Verity’s scream woke me up.

I scrambled to me feet, cricket bat in hand before comprehension. My room was strangely quiet as though the eye of the raging storm. I could see lightning, but heard no thunder.

“Give me your hand!” Verity demanded, her hand flat on the mirror

I touched the mirror, and she yanked me through. “What … where?”

The oak door to her room shuddered and creaked from furious pounding from someone throwing himself at the door.

“You stay here; we have to fight him on both sides at once. I can fight the spirit, but you have to fight the living.”

She disappeared into the mirror back to my time.

Cricket bat in hand, I twirled it once. Daddy taught his children to defend their house no matter what. If an intruder enters your safe area, fight.

The door moaned and gave way to a boar of a man. He thundered for my name, but I answered with a crack across his temple.

Stunned, he stepped back, cleared his head and charged me.

Dodging the onslaught, I brought the bat down on his back sending him to his hands and knees. 
“Who are you?”

“Your nightmare.”

He rose and lunged for me, catching my arm, but I swung in close, stood my ground and flipped him again. In the mirror, bright flashes filled my room revealing Verity tiring. If my man and her spirit were one in the same, better to finish him before the burglars arrived.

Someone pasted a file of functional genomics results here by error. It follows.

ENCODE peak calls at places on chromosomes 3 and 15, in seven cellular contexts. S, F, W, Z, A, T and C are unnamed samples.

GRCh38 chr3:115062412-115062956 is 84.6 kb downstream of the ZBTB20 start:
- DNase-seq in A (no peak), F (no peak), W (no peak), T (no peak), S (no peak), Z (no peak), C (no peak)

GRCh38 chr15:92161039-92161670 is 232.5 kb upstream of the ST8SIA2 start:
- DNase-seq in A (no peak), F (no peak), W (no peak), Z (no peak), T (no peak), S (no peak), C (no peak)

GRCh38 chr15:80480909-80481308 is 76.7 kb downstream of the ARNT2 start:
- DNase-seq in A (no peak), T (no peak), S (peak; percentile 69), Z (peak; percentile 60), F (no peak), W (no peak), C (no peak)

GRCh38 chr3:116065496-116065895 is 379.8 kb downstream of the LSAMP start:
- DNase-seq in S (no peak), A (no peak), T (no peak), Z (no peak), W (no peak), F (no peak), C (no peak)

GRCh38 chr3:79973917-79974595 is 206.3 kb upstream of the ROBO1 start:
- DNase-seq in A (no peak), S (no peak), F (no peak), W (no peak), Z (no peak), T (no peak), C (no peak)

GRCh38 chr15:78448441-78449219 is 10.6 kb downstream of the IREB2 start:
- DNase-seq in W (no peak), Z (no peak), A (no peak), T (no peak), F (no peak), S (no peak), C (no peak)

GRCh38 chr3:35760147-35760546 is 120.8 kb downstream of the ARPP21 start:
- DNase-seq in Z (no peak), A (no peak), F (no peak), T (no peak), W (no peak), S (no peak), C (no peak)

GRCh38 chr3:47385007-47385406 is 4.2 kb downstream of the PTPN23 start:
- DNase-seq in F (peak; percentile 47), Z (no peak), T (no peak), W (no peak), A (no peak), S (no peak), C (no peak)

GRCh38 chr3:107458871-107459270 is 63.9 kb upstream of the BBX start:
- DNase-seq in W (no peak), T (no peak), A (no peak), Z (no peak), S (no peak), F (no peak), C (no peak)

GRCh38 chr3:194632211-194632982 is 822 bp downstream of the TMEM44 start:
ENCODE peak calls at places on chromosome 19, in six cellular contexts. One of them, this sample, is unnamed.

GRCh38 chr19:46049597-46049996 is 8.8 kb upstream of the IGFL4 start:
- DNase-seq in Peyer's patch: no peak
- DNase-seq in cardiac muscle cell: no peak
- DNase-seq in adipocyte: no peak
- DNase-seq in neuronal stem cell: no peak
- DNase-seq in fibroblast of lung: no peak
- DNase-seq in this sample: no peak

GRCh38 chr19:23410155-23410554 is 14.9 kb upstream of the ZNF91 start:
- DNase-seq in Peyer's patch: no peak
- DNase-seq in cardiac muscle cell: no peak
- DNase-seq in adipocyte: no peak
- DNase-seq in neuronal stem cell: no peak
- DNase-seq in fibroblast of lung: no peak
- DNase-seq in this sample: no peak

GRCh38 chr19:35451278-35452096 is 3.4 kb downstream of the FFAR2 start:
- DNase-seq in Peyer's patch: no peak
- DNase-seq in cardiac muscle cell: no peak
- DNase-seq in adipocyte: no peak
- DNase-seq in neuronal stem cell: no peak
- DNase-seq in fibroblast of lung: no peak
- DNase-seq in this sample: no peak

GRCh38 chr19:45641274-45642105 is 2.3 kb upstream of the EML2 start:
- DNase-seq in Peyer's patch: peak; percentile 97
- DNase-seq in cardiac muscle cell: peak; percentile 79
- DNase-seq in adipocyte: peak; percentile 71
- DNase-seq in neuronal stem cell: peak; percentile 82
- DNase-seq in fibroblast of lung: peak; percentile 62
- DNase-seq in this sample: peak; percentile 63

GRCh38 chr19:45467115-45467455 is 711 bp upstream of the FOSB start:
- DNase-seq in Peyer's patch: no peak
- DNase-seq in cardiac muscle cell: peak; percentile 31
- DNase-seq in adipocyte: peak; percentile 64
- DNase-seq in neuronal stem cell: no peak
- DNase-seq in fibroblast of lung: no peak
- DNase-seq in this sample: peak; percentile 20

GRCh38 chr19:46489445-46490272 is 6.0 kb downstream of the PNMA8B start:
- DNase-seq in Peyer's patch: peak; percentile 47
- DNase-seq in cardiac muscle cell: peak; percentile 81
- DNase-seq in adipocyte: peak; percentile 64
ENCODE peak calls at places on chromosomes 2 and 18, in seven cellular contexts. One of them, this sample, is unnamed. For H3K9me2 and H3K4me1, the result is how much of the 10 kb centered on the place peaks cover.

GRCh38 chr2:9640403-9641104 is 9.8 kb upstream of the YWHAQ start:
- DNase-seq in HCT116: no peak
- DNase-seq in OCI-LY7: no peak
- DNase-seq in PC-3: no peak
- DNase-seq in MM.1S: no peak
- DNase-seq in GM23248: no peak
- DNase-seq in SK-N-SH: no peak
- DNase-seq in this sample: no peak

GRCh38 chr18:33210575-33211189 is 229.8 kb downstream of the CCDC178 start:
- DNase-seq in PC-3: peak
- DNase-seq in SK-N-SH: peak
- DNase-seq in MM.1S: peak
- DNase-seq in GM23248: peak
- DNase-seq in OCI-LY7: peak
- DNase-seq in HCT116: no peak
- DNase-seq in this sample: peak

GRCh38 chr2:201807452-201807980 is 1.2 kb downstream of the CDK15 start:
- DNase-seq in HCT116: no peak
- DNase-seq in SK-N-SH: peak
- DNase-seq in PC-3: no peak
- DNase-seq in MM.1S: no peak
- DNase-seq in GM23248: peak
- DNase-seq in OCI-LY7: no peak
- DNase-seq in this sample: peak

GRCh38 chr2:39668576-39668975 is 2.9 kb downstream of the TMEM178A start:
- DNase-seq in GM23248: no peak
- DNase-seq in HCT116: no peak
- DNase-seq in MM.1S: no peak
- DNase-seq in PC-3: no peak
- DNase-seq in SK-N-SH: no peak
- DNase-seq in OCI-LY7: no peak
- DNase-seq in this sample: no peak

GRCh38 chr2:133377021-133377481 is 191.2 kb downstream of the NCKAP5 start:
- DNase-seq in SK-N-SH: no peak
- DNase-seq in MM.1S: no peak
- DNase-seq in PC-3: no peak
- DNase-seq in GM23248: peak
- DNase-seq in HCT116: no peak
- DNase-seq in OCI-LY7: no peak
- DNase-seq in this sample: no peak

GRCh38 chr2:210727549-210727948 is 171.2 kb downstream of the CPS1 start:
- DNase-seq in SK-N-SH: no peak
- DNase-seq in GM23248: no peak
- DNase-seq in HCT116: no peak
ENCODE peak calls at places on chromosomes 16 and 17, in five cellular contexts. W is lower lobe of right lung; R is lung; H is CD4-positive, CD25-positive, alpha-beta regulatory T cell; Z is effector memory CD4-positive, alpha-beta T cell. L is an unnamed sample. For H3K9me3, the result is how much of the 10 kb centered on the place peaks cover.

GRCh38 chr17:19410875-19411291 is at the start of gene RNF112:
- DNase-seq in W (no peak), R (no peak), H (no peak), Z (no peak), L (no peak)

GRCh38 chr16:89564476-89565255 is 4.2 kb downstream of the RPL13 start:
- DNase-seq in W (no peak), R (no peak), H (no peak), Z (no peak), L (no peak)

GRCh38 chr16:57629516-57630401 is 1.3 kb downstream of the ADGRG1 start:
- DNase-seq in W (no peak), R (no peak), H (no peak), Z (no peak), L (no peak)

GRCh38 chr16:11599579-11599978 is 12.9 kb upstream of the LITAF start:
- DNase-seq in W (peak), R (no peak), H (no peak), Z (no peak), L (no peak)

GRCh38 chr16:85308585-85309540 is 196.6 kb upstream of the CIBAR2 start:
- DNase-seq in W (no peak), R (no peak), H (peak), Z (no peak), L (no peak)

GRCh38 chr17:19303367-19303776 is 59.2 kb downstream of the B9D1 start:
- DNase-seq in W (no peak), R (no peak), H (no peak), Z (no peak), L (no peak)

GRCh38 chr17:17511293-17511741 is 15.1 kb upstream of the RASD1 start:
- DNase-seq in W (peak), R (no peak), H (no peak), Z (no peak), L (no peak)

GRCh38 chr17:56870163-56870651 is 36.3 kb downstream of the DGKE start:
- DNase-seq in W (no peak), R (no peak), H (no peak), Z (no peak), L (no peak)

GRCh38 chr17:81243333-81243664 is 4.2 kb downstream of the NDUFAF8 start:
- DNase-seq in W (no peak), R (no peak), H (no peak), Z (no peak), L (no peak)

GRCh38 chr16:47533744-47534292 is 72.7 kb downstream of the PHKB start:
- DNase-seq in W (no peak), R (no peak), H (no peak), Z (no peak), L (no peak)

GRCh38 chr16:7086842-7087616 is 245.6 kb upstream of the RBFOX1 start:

“My niece …” the boar clutched his chest. “What is this?”

“Now, Krysta!” Verity yelled.

I swung the bat around and landed it in his face, hard enough to knock him out, but hopefully not kill him.

He sank first to his knee then crumpled to the floor.

Verity collapsed in front of the mirror. “We did it,” she whispered.

“He’s still breathing,” I answered.

“Not for long; one of the maids has been slowly poisoning him for the past year.” She lifted her hand to the mirror. “I can only manage one more time through.” She held up three fingers. “That’s all the travel the witch could give me for such a long journey. Only one of us can return home, and I for one am content where I am, though, I wonder where I am.”

Footsteps pounded up the stairs. “A burglar!” Someone yelled. “Send for help!”

I glanced around, ready for the next attack and backed to the mirror. “There’s a burglar in the house, Verity. He knocks your uncle out.”

Behind me, she laughed. “I only see one. Give me your hand, and I will save my burglar friend.” Moments later, I stood watching the servants comb the room, rescue the man and find nothing.


Popular posts from this blog

Chapter Four - The Board and Council